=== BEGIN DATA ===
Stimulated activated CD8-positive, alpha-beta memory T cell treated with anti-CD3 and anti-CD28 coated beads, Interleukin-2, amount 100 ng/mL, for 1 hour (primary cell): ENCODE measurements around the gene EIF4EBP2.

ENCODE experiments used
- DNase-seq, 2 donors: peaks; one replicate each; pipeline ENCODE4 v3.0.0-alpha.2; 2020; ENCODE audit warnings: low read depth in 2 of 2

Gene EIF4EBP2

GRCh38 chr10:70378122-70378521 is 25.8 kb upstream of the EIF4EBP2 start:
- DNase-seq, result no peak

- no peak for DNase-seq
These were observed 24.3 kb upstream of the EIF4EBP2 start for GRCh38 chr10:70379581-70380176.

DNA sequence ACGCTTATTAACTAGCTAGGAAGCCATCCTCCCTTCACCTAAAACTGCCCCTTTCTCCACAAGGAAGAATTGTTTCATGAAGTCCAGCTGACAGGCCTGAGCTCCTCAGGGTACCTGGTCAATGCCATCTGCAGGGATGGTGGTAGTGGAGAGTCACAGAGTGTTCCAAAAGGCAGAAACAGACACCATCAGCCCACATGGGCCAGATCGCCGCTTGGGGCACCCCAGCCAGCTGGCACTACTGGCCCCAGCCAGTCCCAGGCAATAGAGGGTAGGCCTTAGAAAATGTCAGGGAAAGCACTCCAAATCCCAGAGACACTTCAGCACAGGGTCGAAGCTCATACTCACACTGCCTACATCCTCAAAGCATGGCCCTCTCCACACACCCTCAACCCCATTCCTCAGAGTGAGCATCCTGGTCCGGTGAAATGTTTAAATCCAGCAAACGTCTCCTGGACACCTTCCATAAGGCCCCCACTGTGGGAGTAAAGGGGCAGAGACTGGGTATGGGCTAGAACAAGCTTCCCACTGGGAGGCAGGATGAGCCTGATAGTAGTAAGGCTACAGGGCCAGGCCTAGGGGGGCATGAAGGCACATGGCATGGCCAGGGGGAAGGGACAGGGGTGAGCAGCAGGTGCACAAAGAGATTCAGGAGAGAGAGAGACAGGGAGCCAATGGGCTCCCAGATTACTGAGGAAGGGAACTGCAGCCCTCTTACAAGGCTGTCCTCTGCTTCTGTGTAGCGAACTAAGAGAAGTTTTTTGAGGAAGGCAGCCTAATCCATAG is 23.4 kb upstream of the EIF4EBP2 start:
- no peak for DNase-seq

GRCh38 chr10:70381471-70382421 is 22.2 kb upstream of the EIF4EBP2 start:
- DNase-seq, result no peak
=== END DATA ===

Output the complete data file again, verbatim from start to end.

Stimulated activated CD8-positive, alpha-beta memory T cell treated with anti-CD3 and anti-CD28 coated beads, Interleukin-2, amount 100 ng/mL, for 1 hour (primary cell): ENCODE measurements around the gene EIF4EBP2.

ENCODE experiments used
- DNase-seq, 2 donors: peaks; one replicate each; pipeline ENCODE4 v3.0.0-alpha.2; 2020; ENCODE audit warnings: low read depth in 2 of 2

Gene EIF4EBP2

GRCh38 chr10:70378122-70378521 is 25.8 kb upstream of the EIF4EBP2 start:
- DNase-seq, result no peak

- no peak for DNase-seq
These were observed 24.3 kb upstream of the EIF4EBP2 start for GRCh38 chr10:70379581-70380176.

DNA sequence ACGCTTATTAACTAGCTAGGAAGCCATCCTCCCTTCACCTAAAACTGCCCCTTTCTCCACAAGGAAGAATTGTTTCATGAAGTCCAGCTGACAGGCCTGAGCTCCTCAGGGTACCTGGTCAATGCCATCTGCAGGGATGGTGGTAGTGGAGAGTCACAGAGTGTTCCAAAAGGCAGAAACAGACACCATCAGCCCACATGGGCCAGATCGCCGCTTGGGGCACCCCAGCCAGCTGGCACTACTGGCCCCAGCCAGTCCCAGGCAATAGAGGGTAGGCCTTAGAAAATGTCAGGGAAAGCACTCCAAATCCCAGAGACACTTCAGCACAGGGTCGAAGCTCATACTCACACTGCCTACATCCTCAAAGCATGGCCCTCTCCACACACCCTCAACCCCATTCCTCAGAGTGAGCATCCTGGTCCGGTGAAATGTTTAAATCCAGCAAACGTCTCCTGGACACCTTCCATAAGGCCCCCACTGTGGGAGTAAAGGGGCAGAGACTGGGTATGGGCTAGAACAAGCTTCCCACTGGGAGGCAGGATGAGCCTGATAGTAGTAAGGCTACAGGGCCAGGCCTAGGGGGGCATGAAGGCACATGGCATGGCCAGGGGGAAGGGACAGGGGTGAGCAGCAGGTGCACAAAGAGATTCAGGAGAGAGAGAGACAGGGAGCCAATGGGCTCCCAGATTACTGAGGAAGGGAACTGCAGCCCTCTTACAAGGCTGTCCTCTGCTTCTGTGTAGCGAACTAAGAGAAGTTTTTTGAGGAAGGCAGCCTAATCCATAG is 23.4 kb upstream of the EIF4EBP2 start:
- no peak for DNase-seq

GRCh38 chr10:70381471-70382421 is 22.2 kb upstream of the EIF4EBP2 start:
- DNase-seq, result no peak